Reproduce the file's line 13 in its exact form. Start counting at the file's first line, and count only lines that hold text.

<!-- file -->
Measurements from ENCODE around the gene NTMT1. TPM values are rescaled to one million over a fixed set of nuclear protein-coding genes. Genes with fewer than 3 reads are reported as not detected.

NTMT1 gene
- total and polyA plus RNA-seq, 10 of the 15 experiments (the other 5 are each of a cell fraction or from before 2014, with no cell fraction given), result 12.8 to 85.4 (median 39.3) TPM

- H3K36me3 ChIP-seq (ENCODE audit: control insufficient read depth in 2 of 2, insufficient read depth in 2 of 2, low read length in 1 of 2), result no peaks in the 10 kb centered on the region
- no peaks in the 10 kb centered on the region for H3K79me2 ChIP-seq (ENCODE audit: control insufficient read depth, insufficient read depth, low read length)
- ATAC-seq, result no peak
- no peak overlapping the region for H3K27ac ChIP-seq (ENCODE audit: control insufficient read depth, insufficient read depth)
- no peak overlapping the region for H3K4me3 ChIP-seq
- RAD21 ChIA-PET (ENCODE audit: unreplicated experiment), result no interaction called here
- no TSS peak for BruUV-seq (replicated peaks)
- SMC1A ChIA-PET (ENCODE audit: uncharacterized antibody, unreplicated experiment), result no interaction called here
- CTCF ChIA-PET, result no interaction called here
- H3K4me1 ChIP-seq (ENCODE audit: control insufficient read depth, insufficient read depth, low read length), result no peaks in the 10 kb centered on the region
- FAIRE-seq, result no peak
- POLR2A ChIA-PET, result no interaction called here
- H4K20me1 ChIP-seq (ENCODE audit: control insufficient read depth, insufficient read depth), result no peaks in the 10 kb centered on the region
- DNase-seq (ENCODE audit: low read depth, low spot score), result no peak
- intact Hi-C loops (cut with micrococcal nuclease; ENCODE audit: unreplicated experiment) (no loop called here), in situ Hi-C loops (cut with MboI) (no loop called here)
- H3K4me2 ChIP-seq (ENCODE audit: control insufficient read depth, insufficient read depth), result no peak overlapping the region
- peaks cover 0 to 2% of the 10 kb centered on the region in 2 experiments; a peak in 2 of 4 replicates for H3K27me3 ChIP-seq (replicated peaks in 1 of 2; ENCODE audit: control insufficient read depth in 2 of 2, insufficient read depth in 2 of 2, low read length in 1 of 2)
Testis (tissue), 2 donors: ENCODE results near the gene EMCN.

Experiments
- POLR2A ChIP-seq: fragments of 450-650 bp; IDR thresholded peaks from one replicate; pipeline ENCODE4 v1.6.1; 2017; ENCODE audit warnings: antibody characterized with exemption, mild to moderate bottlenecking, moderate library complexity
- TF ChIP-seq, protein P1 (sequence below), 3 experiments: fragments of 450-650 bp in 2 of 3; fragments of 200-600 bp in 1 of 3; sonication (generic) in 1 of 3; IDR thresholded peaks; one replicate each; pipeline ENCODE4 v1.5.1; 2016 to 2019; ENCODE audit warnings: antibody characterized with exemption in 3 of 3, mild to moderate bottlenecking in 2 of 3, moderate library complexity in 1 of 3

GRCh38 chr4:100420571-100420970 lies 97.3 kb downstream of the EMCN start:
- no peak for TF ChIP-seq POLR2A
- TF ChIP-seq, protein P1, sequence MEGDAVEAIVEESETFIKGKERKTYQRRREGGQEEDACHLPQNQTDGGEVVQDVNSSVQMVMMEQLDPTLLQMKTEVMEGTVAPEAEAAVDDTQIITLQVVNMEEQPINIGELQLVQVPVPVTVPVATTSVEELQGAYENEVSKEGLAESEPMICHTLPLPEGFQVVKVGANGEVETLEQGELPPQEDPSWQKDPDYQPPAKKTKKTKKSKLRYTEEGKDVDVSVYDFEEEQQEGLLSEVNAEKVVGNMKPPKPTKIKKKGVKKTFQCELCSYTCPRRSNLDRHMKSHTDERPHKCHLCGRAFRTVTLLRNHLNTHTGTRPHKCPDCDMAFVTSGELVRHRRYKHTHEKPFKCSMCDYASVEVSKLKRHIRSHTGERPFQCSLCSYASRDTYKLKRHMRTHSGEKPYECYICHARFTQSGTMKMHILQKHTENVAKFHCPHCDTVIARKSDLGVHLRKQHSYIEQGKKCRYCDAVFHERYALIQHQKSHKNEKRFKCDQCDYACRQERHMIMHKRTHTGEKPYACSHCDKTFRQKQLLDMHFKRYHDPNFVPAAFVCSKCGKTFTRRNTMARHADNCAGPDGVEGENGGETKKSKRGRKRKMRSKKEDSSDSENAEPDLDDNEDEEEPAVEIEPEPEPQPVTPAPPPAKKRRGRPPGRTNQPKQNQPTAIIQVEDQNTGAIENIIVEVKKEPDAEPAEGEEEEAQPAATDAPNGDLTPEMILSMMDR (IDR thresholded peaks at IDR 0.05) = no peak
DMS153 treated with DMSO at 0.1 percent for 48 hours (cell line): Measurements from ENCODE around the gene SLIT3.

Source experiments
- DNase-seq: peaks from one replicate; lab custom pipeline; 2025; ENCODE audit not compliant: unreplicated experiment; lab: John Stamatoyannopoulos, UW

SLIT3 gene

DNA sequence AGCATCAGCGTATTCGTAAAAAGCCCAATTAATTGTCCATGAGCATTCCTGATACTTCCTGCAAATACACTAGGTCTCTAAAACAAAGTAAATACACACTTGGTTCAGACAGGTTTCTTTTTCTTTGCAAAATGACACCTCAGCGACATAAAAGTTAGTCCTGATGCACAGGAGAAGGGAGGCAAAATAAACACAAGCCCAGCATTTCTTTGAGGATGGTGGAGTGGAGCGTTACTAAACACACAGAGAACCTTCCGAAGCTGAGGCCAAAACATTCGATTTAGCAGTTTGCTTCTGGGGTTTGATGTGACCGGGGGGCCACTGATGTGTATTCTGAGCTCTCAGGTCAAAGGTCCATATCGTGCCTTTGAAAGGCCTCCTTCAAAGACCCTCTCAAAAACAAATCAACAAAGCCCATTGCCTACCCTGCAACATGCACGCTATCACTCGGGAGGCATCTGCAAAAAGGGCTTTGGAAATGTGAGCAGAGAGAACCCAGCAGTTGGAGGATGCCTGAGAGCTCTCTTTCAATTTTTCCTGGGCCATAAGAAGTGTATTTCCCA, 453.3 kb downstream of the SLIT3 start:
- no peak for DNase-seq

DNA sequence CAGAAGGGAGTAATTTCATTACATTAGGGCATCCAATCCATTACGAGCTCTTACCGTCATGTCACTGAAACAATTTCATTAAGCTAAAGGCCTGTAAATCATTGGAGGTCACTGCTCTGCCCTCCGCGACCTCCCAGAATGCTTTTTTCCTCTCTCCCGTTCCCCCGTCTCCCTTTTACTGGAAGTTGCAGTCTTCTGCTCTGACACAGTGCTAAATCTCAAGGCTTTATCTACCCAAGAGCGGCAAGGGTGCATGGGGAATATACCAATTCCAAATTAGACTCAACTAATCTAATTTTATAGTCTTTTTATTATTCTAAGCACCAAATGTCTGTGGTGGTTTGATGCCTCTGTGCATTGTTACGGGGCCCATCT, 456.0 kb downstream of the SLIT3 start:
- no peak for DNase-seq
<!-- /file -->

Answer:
- H3K4me1 ChIP-seq (ENCODE audit: control insufficient read depth, insufficient read depth, low read length), result no peaks in the 10 kb centered on the region